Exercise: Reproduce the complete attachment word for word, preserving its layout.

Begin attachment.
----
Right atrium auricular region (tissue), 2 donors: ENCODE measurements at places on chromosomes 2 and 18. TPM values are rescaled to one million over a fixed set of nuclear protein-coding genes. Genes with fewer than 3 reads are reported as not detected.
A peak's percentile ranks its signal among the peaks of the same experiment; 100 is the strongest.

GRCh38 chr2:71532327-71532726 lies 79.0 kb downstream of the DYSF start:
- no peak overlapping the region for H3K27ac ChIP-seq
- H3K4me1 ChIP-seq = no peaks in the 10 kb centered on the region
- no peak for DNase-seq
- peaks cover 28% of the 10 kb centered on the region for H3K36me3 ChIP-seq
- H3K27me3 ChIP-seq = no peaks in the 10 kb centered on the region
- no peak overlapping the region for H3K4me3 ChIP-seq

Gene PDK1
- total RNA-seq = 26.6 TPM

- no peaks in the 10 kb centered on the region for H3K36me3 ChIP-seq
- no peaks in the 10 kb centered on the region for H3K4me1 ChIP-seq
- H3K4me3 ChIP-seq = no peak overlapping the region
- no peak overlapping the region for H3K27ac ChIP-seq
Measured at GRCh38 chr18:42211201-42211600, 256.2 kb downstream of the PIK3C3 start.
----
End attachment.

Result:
Right atrium auricular region (tissue), 2 donors: ENCODE measurements at places on chromosomes 2 and 18. TPM values are rescaled to one million over a fixed set of nuclear protein-coding genes. Genes with fewer than 3 reads are reported as not detected.
A peak's percentile ranks its signal among the peaks of the same experiment; 100 is the strongest.

GRCh38 chr2:71532327-71532726 lies 79.0 kb downstream of the DYSF start:
- no peak overlapping the region for H3K27ac ChIP-seq
- H3K4me1 ChIP-seq = no peaks in the 10 kb centered on the region
- no peak for DNase-seq
- peaks cover 28% of the 10 kb centered on the region for H3K36me3 ChIP-seq
- H3K27me3 ChIP-seq = no peaks in the 10 kb centered on the region
- no peak overlapping the region for H3K4me3 ChIP-seq

Gene PDK1
- total RNA-seq = 26.6 TPM

- no peaks in the 10 kb centered on the region for H3K36me3 ChIP-seq
- no peaks in the 10 kb centered on the region for H3K4me1 ChIP-seq
- H3K4me3 ChIP-seq = no peak overlapping the region
- no peak overlapping the region for H3K27ac ChIP-seq
Measured at GRCh38 chr18:42211201-42211600, 256.2 kb downstream of the PIK3C3 start.